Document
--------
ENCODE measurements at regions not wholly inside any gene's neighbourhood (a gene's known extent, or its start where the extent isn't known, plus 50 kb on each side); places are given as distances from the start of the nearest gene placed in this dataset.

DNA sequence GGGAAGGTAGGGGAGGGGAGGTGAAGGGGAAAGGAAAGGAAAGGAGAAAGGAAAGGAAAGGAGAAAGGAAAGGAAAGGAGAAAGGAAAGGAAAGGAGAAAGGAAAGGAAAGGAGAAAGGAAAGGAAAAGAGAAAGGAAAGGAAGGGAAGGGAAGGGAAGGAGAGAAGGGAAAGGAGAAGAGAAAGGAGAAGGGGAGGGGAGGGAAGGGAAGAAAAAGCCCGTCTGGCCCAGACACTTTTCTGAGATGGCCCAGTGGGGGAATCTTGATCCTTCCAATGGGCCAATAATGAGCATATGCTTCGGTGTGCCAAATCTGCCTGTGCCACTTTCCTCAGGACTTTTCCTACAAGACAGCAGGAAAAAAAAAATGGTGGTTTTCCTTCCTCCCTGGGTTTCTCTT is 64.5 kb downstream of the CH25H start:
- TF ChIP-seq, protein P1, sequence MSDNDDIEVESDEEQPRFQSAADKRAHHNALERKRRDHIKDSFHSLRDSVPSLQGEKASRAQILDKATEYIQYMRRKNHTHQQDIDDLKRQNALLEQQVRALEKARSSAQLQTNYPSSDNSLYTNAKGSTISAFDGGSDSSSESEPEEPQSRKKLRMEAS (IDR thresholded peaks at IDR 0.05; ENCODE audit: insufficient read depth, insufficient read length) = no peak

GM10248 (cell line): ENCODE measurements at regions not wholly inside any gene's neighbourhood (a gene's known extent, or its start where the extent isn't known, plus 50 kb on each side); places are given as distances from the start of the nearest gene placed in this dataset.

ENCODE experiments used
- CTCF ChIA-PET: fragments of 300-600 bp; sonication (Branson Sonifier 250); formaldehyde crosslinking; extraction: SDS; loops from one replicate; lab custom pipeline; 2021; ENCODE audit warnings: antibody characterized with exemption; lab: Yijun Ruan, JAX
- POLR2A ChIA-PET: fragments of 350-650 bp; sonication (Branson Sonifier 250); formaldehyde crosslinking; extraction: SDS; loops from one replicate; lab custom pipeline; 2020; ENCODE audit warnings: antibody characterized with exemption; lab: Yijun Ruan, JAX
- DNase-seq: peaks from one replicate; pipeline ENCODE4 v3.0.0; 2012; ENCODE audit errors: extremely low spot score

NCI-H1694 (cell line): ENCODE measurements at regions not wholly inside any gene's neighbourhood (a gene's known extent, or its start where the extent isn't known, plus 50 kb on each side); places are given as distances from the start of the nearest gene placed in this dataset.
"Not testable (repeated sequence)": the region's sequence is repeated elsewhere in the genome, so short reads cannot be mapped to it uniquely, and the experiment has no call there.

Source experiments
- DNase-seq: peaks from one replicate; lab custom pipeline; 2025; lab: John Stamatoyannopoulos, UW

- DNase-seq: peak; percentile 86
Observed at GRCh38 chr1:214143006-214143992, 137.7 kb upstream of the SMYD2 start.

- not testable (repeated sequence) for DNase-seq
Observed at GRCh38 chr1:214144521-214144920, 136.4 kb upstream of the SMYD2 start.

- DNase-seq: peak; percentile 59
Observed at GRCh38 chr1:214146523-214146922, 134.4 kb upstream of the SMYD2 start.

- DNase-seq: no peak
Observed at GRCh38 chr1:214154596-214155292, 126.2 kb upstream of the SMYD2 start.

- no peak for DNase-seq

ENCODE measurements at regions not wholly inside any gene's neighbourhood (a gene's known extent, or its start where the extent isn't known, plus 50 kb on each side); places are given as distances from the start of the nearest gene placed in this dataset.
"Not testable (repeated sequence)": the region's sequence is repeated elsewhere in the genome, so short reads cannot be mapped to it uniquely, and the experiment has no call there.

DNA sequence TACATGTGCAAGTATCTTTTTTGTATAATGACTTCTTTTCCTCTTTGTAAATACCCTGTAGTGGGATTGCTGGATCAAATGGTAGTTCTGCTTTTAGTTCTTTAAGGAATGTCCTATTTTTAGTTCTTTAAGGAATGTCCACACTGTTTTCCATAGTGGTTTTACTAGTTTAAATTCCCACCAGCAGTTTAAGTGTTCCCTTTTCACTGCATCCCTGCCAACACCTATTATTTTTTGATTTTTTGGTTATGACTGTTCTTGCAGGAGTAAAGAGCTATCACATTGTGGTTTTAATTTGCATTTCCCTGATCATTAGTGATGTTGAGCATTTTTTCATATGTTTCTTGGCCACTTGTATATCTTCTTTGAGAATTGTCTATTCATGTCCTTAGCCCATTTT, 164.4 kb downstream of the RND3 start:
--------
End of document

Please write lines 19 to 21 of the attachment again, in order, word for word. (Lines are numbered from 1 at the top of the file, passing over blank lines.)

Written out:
- DNase-seq: no peak
Observed at GRCh38 chr1:214154596-214155292, 126.2 kb upstream of the SMYD2 start.

- no peak for DNase-seq